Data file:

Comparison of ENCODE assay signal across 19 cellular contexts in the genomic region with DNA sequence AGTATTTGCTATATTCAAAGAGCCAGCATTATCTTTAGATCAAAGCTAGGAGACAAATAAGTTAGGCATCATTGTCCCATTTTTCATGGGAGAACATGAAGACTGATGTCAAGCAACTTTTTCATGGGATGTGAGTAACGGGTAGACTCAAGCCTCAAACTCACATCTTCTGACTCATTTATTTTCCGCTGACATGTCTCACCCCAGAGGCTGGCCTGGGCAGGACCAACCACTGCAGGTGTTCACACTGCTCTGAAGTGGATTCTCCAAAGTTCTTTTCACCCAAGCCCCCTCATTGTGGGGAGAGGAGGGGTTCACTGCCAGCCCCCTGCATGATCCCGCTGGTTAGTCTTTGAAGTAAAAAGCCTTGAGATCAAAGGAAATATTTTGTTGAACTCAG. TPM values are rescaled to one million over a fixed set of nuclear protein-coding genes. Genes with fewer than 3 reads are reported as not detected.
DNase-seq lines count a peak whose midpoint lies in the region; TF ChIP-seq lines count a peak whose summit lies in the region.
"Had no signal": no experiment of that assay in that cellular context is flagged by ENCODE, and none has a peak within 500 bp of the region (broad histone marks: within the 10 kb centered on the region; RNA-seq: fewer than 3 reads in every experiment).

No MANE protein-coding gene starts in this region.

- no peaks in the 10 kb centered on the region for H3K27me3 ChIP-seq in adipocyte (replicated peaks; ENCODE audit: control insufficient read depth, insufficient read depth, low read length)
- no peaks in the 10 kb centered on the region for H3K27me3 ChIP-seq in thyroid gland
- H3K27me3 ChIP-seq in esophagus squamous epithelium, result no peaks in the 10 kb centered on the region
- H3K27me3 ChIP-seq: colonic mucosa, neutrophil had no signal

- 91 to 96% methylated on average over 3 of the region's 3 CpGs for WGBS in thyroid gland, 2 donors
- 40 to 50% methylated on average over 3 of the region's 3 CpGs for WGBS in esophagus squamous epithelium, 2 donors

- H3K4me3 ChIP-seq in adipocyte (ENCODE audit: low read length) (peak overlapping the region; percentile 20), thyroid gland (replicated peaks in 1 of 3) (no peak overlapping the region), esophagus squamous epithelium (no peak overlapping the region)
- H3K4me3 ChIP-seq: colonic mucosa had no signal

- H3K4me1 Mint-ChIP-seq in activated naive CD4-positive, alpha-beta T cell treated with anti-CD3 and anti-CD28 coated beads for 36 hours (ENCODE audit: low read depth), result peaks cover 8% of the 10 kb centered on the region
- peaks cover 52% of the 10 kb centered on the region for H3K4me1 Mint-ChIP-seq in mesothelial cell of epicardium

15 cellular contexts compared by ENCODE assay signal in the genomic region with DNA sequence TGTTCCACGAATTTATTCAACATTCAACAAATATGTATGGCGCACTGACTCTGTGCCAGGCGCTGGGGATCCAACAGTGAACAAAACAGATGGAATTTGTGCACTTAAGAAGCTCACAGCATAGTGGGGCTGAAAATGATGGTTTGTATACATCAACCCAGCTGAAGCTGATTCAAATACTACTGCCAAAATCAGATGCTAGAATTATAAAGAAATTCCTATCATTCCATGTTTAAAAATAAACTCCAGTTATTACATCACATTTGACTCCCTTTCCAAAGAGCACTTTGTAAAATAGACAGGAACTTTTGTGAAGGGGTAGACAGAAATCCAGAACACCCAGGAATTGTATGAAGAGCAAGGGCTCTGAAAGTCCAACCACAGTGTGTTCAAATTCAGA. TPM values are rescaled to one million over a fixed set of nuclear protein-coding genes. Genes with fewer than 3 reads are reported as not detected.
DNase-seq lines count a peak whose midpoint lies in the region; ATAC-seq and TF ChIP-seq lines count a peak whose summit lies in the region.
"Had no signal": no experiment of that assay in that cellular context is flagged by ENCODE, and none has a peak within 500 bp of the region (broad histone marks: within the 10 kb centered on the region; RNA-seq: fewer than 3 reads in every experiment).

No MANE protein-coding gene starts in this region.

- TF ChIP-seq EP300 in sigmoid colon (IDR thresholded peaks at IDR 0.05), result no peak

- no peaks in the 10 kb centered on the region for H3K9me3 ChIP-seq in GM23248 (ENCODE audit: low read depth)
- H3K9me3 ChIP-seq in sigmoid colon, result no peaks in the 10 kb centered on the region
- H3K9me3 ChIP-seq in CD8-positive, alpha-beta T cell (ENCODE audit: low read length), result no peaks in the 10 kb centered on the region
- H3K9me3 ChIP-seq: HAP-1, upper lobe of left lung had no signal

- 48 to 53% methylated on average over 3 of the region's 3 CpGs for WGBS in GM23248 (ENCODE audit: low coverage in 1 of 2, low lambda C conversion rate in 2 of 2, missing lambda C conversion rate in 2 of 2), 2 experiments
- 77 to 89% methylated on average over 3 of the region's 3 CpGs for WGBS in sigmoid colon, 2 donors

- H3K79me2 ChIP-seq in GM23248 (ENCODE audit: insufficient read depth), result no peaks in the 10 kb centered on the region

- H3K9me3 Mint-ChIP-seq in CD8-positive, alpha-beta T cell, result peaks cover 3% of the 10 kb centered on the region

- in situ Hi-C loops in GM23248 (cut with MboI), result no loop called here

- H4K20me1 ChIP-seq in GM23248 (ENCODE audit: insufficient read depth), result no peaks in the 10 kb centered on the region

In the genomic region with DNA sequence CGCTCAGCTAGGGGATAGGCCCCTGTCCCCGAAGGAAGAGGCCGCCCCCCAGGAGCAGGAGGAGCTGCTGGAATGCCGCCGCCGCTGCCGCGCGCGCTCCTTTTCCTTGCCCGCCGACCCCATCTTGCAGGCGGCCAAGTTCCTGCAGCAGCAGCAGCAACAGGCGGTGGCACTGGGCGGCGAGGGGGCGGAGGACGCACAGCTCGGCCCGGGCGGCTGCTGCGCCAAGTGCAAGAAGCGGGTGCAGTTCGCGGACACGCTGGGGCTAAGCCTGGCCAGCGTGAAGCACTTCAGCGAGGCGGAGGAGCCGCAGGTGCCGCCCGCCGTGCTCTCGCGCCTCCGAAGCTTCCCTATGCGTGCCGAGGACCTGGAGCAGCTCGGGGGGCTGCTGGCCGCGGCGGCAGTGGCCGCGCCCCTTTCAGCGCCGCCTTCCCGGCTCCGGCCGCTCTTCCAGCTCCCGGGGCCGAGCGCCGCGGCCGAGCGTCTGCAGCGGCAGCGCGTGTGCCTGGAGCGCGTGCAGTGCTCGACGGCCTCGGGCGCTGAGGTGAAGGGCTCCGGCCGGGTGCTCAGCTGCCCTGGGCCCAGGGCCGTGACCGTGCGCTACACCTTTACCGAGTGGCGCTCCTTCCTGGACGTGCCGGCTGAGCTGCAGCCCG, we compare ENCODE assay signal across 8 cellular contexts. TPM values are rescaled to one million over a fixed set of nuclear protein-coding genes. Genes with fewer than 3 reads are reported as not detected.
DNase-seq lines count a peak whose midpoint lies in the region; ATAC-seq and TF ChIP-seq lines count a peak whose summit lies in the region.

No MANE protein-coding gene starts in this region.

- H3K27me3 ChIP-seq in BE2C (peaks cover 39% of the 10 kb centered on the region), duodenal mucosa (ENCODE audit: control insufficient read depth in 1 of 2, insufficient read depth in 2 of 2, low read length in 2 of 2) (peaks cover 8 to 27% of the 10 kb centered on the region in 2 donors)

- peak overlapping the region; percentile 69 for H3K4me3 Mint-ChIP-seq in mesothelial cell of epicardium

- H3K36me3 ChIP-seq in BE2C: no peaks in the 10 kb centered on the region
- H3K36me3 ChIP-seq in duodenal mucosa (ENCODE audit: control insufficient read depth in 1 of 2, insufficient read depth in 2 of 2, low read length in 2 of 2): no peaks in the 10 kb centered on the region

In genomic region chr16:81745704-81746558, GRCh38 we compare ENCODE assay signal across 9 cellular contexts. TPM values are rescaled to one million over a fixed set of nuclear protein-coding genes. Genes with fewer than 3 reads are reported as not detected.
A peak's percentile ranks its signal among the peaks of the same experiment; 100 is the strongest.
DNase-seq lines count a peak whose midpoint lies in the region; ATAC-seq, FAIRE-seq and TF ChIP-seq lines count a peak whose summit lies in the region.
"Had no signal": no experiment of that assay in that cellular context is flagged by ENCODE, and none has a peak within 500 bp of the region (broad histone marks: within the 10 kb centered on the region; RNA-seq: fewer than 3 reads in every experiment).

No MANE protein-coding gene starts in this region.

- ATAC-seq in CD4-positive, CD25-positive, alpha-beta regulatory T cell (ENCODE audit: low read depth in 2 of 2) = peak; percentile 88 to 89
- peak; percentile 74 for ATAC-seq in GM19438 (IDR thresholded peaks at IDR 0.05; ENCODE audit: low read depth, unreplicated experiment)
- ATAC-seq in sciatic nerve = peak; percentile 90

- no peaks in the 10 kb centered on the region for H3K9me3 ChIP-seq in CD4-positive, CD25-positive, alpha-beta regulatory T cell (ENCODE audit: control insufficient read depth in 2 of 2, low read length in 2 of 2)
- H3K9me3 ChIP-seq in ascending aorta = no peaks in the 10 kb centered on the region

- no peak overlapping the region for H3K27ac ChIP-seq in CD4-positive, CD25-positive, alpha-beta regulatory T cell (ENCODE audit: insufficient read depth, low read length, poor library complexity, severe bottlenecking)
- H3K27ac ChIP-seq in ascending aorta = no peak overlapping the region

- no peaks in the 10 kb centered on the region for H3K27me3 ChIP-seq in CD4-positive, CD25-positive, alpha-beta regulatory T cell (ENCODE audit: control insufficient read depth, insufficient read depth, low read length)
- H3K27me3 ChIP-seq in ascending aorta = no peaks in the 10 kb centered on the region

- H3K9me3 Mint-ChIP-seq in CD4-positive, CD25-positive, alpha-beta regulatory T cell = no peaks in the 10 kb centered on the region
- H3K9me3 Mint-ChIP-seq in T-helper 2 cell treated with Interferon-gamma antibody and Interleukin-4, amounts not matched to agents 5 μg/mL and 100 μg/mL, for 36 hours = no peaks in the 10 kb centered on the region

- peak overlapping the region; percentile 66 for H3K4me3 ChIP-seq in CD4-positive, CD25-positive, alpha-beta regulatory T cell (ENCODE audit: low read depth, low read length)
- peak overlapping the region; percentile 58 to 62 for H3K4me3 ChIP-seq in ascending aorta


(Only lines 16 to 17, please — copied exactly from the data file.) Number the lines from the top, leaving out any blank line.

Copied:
DNase-seq lines count a peak whose midpoint lies in the region; ATAC-seq and TF ChIP-seq lines count a peak whose summit lies in the region.
"Had no signal": no experiment of that assay in that cellular context is flagged by ENCODE, and none has a peak within 500 bp of the region (broad histone marks: within the 10 kb centered on the region; RNA-seq: fewer than 3 reads in every experiment).